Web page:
The Kenyan government may eventually try to move its land deed registry onto a blockchain-based platform, but it recently encountered resistance as it attempted to take the intermediate step of moving those records onto a non-blockchain digital platform.
A team convened by the Kenyan government to explore potential applications of several emerging technologies will look into the possibility of moving the country’s land records onto a blockchain platform.
A Blockchain Land Registry for Kenya?
Joseph Mucheru, the country’s information minister, has said that such a platform could offer “security, efficiency, and transparency” in recording land rights. The paper-based land deed registry currently in place has proven unreliable in terms of accuracy and security, and some land records officials have reportedly been complicit in illegal land grabs.
Squatters can also usurp – or at least attempt to usurp – land by simply building a structure (such as a house) on it and putting the structure to use (for instance, by moving family members into it). In 2015, the government encouraged members of the public to push back against this practice by fencing off land that they own and securing the deeds to their plots.
Led by former ICT Permanent Secretary Bitange Ndemo, the team probing blockchain and other cutting-edge technology will report to the information minister. Other team members boast private sector experience with firms such as IBM, Safaricom (one of the companies behind M-Pesa,) and Ushahidi.
Digitizing the Existing Registry
In related news, a Kenyan bar association called the Law Society of Kenya (LSK), which counts “all practicing advocates” in the country as members, has filed a lawsuit to halt a recent government order to move paper-based land title records onto a digital platform and allow people to register land deeds over the internet.
Farida Karoney, Kenya’s lands minister, said that the initiative is intended to make land rights, especially communal land rights, less arduous to secure. An additional goal is to reduce corruption, at least in part by doing away with fraudsters’ ability to create duplicate titles and use them to sell land owned by another party.
Among LSK’s criticisms of the project: it lacks legislative backing (which, according to reports, Karoney may be in the process of trying to secure) and it carries its own set of corruption risks. The organization argues that lawyers and surveyors were not adequately consulted before the April 8 order was issued.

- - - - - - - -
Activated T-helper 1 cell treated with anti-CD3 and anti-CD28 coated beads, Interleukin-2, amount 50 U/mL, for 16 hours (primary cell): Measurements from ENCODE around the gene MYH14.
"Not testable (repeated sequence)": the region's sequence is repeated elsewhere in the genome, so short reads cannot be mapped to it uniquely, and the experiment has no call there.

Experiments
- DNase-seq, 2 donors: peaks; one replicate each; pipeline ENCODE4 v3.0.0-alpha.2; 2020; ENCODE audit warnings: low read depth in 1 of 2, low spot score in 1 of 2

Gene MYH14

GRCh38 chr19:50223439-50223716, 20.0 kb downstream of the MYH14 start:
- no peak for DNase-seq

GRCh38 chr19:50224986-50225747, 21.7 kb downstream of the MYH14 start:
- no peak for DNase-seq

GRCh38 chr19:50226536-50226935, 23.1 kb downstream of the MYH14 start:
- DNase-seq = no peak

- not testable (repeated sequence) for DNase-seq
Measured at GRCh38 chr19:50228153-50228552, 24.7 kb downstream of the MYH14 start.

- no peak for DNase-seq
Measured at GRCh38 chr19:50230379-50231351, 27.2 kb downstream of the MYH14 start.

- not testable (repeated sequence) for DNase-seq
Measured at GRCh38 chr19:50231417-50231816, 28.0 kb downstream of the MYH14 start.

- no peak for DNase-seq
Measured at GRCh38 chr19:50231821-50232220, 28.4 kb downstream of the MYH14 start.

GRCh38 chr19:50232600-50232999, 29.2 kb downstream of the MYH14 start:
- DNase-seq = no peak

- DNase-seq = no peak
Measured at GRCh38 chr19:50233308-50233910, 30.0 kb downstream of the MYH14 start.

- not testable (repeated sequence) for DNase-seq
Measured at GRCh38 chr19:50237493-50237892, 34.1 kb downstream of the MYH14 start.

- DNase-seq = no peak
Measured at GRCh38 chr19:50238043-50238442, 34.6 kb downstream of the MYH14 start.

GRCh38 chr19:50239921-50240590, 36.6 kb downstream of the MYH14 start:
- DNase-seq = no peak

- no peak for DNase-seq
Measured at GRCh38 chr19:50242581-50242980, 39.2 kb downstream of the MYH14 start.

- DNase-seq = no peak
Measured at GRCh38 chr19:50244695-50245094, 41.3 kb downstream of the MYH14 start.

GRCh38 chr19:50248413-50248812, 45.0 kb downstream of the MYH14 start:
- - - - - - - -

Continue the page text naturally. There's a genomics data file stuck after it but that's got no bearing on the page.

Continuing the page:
According to LSK president Allen Gichuhi, the initiative threatens to invalidate thousands of pending court cases relating to land ownership by officially enshrining in the registry claims of ownership that are currently facing legal challenges.
Furthermore, he said, if the program was intended to speed up the process of registering land titles, it has seemingly had the opposite effect: “Previously it used to take about three weeks (to transfer a title) but now it takes a month or more.”
ETHNews has previously described some potential difficulties that governments might face in transitioning to a land deed registry based on blockchain technology: in addition to enforcement-related problems, such a transition could see marginalized people dispossessed of land rights.
As Kenya’s courts weigh in on the matter, it appears that another East African nation, Rwanda, has already moved its land records online and is considering migrating them to a blockchain platform.
In other East African blockchain news, Changpeng Zhao, the CEO of cryptocurrency exchange Binance, tweeted in late April that his company would “support Uganda’s economic transformation and youth employment through blockchain.” Zhao made the announcement shortly after visiting Togo, where he met with that country’s autocratic leader.
Adam Reese is a Los Angeles-based writer interested in technology, domestic and international politics, social issues, infrastructure and the arts. Adam is a full-time staff writer for ETHNews and holds value in Ether, Bitcoin, and Monero.
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